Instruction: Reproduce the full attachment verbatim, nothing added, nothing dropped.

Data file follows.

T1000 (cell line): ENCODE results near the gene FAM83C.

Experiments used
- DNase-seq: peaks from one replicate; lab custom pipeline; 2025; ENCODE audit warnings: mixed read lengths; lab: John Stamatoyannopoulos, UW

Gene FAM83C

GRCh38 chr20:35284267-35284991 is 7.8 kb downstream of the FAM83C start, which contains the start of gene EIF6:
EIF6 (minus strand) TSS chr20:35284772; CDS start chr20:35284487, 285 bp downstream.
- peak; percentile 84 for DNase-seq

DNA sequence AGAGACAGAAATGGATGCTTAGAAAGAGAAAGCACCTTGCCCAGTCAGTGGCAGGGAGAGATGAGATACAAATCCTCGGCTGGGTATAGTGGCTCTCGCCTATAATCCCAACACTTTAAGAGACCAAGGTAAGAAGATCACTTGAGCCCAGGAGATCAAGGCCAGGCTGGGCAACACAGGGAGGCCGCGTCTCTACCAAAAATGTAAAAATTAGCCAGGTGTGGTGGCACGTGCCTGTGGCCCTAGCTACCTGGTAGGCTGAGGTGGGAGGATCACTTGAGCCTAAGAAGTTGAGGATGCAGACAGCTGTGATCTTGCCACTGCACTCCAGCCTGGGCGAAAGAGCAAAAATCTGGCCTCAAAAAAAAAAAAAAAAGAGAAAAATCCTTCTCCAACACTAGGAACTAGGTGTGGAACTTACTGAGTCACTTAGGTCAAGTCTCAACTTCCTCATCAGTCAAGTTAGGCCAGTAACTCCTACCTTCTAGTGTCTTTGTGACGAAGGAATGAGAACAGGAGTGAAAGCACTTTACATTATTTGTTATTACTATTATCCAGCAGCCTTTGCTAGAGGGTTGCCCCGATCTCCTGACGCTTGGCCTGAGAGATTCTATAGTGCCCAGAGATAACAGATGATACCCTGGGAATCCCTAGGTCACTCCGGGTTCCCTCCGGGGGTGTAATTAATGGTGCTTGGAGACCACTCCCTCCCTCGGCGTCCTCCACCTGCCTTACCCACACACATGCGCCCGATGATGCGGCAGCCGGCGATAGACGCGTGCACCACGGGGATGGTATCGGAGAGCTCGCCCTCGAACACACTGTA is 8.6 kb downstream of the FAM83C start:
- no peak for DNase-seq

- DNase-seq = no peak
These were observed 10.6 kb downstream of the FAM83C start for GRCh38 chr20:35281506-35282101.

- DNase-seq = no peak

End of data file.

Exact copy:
T1000 (cell line): ENCODE results near the gene FAM83C.

Experiments used
- DNase-seq: peaks from one replicate; lab custom pipeline; 2025; ENCODE audit warnings: mixed read lengths; lab: John Stamatoyannopoulos, UW

Gene FAM83C

GRCh38 chr20:35284267-35284991 is 7.8 kb downstream of the FAM83C start, which contains the start of gene EIF6:
EIF6 (minus strand) TSS chr20:35284772; CDS start chr20:35284487, 285 bp downstream.
- peak; percentile 84 for DNase-seq

DNA sequence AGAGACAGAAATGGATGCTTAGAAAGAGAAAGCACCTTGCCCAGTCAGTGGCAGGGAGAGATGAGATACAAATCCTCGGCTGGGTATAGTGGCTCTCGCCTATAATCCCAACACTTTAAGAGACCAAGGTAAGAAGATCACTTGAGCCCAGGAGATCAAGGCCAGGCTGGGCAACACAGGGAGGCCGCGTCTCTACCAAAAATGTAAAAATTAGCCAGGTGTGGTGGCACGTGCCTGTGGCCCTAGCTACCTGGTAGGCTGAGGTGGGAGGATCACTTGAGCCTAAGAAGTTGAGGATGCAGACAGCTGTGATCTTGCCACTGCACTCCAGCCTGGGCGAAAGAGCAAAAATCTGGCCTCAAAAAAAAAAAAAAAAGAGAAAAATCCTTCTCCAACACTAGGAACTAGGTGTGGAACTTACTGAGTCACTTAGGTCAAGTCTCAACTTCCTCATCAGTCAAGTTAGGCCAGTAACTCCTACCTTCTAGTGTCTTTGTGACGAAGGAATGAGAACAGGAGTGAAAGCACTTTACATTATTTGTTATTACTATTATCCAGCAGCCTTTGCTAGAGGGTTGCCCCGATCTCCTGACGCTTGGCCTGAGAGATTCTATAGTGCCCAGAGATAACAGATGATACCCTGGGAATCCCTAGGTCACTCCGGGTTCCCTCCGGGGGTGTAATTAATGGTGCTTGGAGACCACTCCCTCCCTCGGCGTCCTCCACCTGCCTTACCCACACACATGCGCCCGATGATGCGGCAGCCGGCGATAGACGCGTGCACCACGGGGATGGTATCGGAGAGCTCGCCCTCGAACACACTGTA is 8.6 kb downstream of the FAM83C start:
- no peak for DNase-seq

- DNase-seq = no peak
These were observed 10.6 kb downstream of the FAM83C start for GRCh38 chr20:35281506-35282101.

- DNase-seq = no peak